I’ve been got by internet banking fraud!

I pulled my coat tighter about me as the biting wind blew icy daggers about my neck. The R600 on-line terminal slung over my shoulder was heavy, an old model and the rucksack strap bit deeply into my shoulder.

What with the urban city-sprawl prices being what they were there was the usual shortage of console space so I headed back to the layback provided by my corp and settled in at the mock-wood desk and decided there were a few personal matters to attend to before resuming work.

First on the list to check was my bank account. A recent excursion to the French alps had proved costly and the last thing I need is for Dizzy to get worried about credit! The ancient Sony R600 chugged into life and eventually I netlined into our account. Something looked wrong immediately. The primary account showed it was over four-thousand in credit which just wasn’t possible. The regular payment from the corporation wasn’t due for another ten days. Suspicious as hell, I brought up the detail page on the primary and two seconds later spotted something even more alarming; a payment of exactly one-thousand credits to an account named A.LUKOSEVENICIUS. I wracked my brains trying to think of any big-money transactions that Dizzy might have done the day before for that kind of meat but nothing came to mind.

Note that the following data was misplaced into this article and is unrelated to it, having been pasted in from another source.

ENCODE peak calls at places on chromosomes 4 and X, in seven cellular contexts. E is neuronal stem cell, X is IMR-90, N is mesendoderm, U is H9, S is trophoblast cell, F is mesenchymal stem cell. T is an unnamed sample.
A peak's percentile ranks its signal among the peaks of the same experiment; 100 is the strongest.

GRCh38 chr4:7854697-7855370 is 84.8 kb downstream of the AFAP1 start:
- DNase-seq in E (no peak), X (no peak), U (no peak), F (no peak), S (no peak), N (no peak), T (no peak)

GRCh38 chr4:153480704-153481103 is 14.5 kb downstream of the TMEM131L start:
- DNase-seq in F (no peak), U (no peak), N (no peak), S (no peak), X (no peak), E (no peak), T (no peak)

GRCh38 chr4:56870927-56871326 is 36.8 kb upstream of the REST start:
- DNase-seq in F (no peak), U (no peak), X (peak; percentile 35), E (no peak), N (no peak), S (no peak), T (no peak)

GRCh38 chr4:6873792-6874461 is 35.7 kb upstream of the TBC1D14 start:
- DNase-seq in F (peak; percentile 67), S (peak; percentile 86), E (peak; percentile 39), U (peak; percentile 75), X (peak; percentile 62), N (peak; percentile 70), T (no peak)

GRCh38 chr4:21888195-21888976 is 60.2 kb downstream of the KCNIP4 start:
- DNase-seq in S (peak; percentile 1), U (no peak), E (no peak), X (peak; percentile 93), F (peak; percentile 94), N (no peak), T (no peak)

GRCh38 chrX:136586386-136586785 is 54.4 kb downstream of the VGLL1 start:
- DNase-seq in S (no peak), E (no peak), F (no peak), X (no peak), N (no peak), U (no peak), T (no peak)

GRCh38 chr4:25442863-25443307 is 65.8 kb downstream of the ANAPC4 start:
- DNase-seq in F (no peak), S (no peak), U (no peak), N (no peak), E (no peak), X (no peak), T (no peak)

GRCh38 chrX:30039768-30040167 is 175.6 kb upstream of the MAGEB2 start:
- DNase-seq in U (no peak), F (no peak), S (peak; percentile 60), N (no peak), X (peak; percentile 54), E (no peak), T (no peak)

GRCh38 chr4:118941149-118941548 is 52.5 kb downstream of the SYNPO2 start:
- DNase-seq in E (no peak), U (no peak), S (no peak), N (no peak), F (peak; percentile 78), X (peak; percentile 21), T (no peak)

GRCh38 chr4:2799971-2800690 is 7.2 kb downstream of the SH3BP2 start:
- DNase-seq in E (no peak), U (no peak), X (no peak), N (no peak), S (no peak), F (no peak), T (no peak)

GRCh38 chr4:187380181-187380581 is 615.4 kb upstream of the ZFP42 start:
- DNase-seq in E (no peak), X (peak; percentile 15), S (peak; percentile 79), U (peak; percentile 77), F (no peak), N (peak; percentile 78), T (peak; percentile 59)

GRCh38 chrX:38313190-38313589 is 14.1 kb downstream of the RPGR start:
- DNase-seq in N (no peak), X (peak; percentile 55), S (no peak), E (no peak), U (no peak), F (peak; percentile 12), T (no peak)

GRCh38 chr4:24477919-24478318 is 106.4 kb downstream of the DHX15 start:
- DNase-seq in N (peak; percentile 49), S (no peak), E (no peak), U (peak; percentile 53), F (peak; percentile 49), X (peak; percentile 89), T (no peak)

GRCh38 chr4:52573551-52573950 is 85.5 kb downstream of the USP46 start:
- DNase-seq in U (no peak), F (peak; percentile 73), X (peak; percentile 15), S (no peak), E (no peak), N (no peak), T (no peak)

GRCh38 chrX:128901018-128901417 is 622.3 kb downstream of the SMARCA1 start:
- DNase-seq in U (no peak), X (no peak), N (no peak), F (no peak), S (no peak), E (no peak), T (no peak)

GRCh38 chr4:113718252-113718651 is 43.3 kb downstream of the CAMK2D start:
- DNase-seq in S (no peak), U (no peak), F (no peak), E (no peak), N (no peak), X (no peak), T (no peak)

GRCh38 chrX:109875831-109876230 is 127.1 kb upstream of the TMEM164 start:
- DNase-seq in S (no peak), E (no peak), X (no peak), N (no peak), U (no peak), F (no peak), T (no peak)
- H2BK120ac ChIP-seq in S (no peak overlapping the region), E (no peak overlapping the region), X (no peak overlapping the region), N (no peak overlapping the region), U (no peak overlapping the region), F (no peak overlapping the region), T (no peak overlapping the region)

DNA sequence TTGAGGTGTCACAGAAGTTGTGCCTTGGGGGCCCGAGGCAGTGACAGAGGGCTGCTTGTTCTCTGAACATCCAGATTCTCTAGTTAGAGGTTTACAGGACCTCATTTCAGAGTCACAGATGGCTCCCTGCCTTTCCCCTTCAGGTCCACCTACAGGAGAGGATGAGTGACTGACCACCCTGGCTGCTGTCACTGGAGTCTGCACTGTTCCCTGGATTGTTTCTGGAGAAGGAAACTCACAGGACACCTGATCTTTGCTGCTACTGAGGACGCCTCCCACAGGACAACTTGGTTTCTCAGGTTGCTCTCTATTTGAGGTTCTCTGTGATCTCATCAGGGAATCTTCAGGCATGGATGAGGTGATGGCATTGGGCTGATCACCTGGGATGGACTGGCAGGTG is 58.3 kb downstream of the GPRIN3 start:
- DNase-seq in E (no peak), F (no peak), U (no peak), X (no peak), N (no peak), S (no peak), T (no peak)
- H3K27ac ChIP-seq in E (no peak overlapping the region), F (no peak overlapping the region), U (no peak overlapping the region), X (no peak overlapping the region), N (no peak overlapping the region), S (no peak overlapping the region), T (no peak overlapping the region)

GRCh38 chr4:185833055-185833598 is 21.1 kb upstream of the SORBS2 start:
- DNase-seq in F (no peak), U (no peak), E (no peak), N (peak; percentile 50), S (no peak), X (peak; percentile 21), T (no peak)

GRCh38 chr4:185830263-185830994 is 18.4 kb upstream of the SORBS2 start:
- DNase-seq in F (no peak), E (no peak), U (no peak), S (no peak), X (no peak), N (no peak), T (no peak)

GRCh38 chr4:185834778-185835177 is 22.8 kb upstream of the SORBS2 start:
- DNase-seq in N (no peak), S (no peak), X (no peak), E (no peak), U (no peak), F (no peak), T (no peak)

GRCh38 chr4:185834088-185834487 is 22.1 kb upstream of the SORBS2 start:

With a cold shiver of dread, I realised that someone had jacked into our accounts somehow; autonomous spyware, phone tapping or electronic eavesdropping of some other kind, I don’t know. All I knew was, I had to get in touch with Bank central and try to get the position unwound. I got Dizzy on the other line as Bank central redirected me through several levels of security and ‘incident handling’ teams. Dizzy confirmed it had nothing to do with her and then the handler came on line.

“No, I don’t know anyone of that name.”
“No. Neither I or my wife have initiated any bank transfer in the last 8 days.”
“Yes, please disable the on-line access immediately!”

It seemed they were on my side which was something of a victory. I breathed a sigh of relief as I disconnected. Both the transfer from the secondary account and the payment were made within three minutes of each other, one presumably to cover the other. Even then it wasn’t over. When I got home that night, Dizzy wanted to know more.

“We need to sweep the DACS home-console,” I tell her. “It’s likely to be someone snooping on that. We have to train the children not to download stuff. God-knows what trojans they’ve unwittingly installed.”

Later, I initiated the Spybot Search and Destroy agent on the DACS. Sure enough, an hour’s worth of automated techno-sleuthing uncovered seven potentially dangerous intrusions. I pressed the ‘Destroy’ button.

[With humble apologies to William Gibson whose style I was trying to immitate while telling this true story.]

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